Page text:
The government uses mandated disclosure as a central way to regulate companies' relationships with consumers. They set standards for how companies present terms, conditions, and other legal information to people, in the hope that communicating these terms will educate people sufficiently to make wise decisions. But are these disclosures actually comprehensible, engaging, or effective? Anecdotally, we all know that most people ignore the fine print, click through online disclosures without reading them, and trash the paperwork that come along with products or account statements. In this Policy Lab, we will experiment with how these very important disclosures could be improved, with better designs that could make the information more understandable, more engaging, and more actionable for normal people. We will partner with the financial regulator FINRA, as they grapple with a specific disclosure use case: when financial companies advertise their products to people via print, web, mobile, and television, how can they effectively communicate the terms and risks of these financial products? What kind of disclosure design — with more visuals, with more interactivity, or with tech-enabled communication — could be a new standard for helping people make smart decisions about financial products? During the Policy Lab, our team of students will work with FINRA leaders to understand their current disclosure design requirements for financial companies and their rule-making process as they set new regulations for advertising disclosures. We will understand the needs and requirements of the regulators, the financial companies, and the different target users, and then use the design process to generate new proposed models for disclosures and then test them with qualitative and quantitative evaluation. We will submit this research and these new models to FINRA to be used as they define standards for securities firms communicating with the general public. Elements used in grading: Class Participation, Final Paper. NOTE: Students may not count more than a combined total of eight units of directed research projects and policy lab practica toward graduation unless the additional counted units are approved in advance by the Petitions Committee. Such approval will be granted only for good cause shown. Even in the case of a successful petition for additional units, a student cannot receive a letter grade for more than eight units of independent research (Policy Lab practicum, Directed Research, Senior Thesis, and/or Research Track). Any units taken in excess of eight will be graded on a mandatory pass basis. For detailed information, see "Directed Research/Policy Labs" in the SLS Student Handbook. CONSENT APPLICATION: To apply for this course, students must complete and e-mail the Consent Application Form available on the SLS Registrar's Office website (see Registration and Selection of Classes for Stanford Law Students) to the instructors. See Consent Application Form for submission deadline.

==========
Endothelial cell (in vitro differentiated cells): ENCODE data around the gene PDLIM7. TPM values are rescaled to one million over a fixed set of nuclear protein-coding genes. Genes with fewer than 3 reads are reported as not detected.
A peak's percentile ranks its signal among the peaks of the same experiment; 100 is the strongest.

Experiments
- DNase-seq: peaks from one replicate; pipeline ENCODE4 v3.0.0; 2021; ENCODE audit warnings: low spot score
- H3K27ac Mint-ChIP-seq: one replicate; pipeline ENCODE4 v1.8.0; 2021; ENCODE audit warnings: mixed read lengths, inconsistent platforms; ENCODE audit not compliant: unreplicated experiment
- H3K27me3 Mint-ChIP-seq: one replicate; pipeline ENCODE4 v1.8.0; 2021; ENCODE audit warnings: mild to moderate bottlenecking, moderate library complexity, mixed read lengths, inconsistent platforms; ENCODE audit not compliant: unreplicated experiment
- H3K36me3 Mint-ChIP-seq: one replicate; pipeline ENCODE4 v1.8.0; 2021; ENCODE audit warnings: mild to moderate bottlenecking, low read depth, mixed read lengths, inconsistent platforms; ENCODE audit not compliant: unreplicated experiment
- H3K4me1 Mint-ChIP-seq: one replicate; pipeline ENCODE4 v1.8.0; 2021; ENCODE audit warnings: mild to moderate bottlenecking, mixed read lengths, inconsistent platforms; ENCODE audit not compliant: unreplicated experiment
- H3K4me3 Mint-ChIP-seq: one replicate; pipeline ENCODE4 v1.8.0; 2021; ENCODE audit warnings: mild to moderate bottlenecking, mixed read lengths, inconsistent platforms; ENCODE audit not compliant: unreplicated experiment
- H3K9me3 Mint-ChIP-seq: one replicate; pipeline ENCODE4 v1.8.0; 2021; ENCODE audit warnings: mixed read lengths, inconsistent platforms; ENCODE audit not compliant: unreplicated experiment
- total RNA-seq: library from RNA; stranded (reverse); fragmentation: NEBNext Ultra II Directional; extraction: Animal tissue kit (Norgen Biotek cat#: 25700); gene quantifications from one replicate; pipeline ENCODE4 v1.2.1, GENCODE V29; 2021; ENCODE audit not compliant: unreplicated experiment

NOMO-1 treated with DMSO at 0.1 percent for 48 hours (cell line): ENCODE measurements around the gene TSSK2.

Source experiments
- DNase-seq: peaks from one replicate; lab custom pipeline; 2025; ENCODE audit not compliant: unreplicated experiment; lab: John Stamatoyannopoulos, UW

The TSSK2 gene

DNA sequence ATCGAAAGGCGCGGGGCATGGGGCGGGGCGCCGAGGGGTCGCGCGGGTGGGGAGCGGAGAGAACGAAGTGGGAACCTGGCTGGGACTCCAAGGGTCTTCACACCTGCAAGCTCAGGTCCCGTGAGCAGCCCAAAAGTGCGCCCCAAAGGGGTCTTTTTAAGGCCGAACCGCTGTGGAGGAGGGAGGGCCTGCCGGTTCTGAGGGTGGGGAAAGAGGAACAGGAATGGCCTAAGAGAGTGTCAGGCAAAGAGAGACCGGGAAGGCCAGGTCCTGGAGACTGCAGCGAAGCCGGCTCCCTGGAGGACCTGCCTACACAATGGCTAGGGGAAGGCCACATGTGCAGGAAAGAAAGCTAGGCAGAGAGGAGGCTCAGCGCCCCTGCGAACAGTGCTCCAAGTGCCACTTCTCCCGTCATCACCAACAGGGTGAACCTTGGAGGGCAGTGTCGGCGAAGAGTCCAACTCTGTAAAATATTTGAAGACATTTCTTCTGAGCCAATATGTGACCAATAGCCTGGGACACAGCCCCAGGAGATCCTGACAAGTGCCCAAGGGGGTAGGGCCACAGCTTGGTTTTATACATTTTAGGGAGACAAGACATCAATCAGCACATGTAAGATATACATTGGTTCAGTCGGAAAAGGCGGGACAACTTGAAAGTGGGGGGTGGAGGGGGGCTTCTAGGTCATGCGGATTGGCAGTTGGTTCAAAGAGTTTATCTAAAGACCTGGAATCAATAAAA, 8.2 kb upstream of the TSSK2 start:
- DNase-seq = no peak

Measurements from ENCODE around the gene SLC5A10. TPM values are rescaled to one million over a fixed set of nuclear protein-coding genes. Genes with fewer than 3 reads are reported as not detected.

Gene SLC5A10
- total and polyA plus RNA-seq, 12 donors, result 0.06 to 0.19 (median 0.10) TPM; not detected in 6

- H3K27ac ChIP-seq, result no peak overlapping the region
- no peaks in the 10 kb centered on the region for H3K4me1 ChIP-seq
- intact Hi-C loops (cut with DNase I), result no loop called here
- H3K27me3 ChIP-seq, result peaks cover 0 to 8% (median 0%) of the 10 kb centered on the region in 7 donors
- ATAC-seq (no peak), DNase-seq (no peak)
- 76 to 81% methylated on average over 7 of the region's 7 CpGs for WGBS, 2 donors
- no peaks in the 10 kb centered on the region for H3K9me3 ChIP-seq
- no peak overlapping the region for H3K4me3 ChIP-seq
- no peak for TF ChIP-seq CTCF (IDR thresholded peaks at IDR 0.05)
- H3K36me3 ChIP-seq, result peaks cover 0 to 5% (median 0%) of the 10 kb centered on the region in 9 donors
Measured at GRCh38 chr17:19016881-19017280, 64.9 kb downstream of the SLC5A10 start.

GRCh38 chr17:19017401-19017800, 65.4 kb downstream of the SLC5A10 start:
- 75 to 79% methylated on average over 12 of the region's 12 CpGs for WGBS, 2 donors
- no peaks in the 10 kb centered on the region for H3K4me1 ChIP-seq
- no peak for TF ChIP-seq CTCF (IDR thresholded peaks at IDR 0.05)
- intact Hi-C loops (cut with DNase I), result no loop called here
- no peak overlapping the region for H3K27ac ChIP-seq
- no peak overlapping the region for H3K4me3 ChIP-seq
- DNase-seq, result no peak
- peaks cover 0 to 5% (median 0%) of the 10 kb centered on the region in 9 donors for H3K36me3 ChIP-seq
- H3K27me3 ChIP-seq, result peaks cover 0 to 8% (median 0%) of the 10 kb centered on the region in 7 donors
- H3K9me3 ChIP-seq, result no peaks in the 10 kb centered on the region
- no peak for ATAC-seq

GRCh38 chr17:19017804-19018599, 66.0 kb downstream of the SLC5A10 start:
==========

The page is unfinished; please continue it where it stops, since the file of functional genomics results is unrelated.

Policy Practicum: Exploding the Fine Print: Designing More Effective Legal Disclosures LAW 414W Section 01 Class #51845
Notes: Law Unit Limitation.